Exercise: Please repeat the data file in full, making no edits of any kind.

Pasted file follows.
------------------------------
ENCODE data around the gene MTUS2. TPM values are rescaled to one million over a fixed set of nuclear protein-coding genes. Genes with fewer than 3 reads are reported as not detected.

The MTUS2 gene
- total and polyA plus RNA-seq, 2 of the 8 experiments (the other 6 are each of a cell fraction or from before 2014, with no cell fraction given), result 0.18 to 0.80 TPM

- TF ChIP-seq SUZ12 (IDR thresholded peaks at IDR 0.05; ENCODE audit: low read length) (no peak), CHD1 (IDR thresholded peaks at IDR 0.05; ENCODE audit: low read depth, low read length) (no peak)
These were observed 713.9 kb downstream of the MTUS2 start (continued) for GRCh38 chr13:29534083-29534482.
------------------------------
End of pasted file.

ENCODE data around the gene MTUS2. TPM values are rescaled to one million over a fixed set of nuclear protein-coding genes. Genes with fewer than 3 reads are reported as not detected.

The MTUS2 gene
- total and polyA plus RNA-seq, 2 of the 8 experiments (the other 6 are each of a cell fraction or from before 2014, with no cell fraction given), result 0.18 to 0.80 TPM

- TF ChIP-seq SUZ12 (IDR thresholded peaks at IDR 0.05; ENCODE audit: low read length) (no peak), CHD1 (IDR thresholded peaks at IDR 0.05; ENCODE audit: low read depth, low read length) (no peak)
These were observed 713.9 kb downstream of the MTUS2 start (continued) for GRCh38 chr13:29534083-29534482.